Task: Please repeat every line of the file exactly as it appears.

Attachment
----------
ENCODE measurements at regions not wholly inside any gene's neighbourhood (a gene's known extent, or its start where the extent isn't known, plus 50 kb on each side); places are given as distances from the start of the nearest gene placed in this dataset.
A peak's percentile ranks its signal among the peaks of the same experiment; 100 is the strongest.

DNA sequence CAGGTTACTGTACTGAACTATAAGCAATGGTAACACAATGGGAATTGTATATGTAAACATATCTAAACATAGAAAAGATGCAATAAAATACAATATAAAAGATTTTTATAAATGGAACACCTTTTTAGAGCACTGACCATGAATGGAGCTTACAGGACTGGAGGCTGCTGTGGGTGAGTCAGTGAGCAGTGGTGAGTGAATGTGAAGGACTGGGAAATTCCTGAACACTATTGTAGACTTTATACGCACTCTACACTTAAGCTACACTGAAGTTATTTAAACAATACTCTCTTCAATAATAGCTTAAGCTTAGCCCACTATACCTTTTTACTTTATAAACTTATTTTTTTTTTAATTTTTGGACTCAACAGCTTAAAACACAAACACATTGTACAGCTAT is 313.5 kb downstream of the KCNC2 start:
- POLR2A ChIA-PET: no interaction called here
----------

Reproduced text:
ENCODE measurements at regions not wholly inside any gene's neighbourhood (a gene's known extent, or its start where the extent isn't known, plus 50 kb on each side); places are given as distances from the start of the nearest gene placed in this dataset.
A peak's percentile ranks its signal among the peaks of the same experiment; 100 is the strongest.

DNA sequence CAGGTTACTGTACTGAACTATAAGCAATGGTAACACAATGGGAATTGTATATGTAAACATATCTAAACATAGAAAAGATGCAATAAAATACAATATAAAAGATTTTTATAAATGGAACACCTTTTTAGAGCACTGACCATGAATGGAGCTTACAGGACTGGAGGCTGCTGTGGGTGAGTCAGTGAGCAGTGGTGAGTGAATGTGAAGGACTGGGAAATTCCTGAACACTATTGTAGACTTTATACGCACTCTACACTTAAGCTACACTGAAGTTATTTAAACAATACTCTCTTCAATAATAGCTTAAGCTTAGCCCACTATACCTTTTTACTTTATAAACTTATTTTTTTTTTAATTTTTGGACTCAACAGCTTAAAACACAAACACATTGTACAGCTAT is 313.5 kb downstream of the KCNC2 start:
- POLR2A ChIA-PET: no interaction called here